Your summer reading list

From the NJEA Professional Development and Instructional Issues Division

Once again, we find ourselves in June realizing that “this was a year like none other.” It was the third straight year marked by interrupted learning while attempting to return to some sense of normalcy. Many educators are looking again to the summer as a time to recharge before facing whatever challenges might be around the corner in 2022-23. 

If some of that recharge time includes exploring new ideas through text or other media, the staff members of the Professional Development and Instructional Issues Division once again have perused their proverbial bookshelves to make some recommendations for summer reading or listening.  

One of the division’s newest staff members, Lizandaa Alburg suggests The Sum of Us: What Racism Costs Everyone and How We Can Prosper Together by Heather McGee. She explains that McGee masterfully uses analytics, sound research, historical events, statistics and anecdotes to challenge the zero-sum narrative—the idea that gains of one group comes at the losses of another. This thought-provoking book is a must read for social justice activists and every union member ready to change mindsets, host conversations and understand how we are all connected.  

Because she is an avid gardener and loves the outdoors, administrative assistant Cindy Vannauker has enjoyed reading The Old Farmer’s Almanac 2022: Trade Edition. She finds the almanac to be a great resource with information that is useful on a multitude of topics. She also enjoys their gardening wall calendar and Night Sky Almanac, which she describes as great resources for people who don’t have time for much reading.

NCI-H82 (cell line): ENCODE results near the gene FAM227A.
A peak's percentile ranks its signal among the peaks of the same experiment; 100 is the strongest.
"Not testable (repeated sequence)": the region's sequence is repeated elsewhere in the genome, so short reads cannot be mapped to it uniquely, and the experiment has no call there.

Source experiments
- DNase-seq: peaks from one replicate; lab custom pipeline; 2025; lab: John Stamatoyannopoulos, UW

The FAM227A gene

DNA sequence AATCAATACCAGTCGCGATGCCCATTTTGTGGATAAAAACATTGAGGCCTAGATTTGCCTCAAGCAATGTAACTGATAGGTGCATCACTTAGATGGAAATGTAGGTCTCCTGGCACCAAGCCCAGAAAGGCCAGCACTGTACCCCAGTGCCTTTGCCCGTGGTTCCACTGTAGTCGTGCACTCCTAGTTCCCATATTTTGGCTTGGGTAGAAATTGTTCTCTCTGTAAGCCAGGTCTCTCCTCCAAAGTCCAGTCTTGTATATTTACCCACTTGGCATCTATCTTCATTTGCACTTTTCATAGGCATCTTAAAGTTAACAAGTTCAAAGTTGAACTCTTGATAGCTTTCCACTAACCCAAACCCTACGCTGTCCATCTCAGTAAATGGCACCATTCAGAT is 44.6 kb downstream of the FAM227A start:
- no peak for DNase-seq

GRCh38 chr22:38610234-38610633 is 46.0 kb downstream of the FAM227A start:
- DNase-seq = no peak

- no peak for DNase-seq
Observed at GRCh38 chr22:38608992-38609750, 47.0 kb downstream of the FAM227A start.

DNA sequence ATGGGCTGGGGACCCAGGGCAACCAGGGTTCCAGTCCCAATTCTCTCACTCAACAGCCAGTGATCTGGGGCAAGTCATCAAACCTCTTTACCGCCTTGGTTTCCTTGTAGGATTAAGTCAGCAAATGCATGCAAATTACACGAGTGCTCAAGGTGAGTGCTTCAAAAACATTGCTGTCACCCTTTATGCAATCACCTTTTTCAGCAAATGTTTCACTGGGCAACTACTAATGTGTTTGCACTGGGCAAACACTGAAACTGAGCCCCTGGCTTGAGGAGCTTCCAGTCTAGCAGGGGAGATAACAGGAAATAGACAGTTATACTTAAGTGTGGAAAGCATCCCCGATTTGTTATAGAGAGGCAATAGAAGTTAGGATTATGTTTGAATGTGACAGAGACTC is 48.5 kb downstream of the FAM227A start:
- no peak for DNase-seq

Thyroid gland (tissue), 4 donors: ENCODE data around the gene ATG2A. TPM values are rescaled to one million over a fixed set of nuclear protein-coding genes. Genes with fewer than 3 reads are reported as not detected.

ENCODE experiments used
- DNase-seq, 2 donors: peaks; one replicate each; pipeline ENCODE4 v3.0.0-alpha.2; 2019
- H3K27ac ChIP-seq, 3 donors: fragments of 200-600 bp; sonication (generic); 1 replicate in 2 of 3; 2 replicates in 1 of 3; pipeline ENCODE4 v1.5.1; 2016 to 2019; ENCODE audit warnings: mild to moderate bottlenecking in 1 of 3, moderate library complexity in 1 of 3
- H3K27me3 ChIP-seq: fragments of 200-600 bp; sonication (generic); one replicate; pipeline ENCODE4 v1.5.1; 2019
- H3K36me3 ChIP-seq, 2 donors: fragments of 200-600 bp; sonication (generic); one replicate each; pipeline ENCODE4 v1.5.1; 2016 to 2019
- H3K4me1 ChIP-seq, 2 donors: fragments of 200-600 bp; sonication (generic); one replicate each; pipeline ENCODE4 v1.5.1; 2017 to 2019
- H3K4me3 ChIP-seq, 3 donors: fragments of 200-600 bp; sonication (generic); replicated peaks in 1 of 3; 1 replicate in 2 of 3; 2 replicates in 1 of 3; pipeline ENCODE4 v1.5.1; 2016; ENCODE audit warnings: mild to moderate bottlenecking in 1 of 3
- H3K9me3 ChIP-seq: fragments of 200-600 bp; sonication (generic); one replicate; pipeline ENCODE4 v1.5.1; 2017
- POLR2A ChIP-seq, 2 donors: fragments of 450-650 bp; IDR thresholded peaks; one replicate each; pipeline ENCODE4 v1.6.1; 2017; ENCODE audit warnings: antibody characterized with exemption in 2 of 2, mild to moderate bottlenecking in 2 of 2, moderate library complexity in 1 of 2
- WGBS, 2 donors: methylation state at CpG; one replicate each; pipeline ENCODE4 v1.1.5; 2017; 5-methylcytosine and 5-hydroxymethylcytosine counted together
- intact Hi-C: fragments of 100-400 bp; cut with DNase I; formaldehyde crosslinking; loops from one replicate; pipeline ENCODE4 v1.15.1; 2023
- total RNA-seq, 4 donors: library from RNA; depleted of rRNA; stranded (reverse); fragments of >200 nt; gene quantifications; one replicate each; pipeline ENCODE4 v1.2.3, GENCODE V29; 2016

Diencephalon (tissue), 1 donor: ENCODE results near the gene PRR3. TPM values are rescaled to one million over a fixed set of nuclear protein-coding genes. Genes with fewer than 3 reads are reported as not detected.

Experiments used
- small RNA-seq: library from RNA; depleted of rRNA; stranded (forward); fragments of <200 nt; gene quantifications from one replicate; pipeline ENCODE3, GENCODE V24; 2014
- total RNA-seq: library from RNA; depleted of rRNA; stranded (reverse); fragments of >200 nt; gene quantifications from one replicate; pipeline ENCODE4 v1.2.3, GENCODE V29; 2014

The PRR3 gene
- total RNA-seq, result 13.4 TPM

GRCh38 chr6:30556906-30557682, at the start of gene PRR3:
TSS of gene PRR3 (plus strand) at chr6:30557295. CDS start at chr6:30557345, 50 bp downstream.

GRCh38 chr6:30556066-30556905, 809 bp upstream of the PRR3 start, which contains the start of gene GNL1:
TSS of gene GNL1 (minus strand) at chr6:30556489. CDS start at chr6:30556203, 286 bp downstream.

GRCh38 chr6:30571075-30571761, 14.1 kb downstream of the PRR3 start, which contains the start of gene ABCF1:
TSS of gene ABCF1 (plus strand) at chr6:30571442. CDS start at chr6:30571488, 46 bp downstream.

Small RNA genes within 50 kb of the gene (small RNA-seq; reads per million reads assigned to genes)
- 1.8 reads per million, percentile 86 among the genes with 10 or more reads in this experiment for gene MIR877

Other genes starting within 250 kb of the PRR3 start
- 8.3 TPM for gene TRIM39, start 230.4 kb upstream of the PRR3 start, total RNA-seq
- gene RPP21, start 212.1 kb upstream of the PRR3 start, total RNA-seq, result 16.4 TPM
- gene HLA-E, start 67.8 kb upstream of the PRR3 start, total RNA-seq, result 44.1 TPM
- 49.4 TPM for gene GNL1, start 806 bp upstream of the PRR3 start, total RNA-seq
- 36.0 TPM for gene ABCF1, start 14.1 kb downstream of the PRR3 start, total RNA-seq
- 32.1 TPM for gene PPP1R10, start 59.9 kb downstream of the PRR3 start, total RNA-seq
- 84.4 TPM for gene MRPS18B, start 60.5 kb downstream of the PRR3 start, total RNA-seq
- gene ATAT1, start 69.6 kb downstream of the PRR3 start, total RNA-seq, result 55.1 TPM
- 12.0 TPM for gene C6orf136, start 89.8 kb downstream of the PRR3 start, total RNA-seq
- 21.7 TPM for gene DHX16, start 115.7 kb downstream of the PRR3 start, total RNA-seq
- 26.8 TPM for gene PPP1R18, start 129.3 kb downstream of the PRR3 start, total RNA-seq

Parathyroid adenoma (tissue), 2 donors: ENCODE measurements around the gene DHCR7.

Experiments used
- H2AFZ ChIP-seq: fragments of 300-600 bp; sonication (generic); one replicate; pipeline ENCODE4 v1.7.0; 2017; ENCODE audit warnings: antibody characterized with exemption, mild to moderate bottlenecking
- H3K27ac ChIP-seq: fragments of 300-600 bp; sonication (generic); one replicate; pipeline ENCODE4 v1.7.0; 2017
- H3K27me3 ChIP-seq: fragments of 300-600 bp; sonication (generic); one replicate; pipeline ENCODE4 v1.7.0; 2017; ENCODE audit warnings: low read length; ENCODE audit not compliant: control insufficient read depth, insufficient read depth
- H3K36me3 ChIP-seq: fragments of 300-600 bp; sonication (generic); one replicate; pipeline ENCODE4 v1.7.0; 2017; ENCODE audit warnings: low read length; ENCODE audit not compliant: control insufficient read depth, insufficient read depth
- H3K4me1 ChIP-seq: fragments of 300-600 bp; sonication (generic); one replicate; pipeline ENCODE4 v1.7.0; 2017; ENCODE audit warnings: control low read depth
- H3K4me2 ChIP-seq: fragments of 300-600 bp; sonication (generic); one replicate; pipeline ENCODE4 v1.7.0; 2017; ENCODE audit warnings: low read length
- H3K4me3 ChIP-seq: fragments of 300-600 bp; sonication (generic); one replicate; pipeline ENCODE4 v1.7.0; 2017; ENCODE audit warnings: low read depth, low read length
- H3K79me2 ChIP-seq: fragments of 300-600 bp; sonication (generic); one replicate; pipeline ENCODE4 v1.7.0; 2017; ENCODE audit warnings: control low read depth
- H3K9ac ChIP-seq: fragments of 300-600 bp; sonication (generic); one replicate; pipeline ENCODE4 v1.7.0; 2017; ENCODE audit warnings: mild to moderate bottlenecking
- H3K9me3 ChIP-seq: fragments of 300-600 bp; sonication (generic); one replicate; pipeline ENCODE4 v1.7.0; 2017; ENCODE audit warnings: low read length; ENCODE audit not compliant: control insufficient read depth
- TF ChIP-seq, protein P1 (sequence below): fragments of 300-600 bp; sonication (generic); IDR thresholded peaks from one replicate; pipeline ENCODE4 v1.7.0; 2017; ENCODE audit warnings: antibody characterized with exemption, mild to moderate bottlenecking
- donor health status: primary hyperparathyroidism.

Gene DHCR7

Associate Director Elisabeth Yucis was inspired for her choice from a conversation she recently had with colleagues and members around the values driving our work. The value of belonging—accepting oneself and others is vital as we work to strengthen our union. With this motivation in mind, she will be rereading Braving the Wilderness: The Quest for True Belonging and the Courage to Stand Alone by Brené Brown. Written in 2017, this book holds valuable lessons we can apply to reconnecting and rebuilding as we emerge from the COVID pandemic and try to heal our divided political landscape.  

The new director of the division, Dr. Chrissi Miles, turns to a future keynote speaker and recommends two books by the same author: Nikole Hannah-Jones’s The 1619 Project: A New Origin Story and Born on the Water. In both titles, Nikole Hannah-Jones’ writing paints a clear, powerful, and real history of the Black experience in America. In preparation for Convention 2022, where Hannah-Jones will provide a keynote address, we invite members to immerse themselves her work.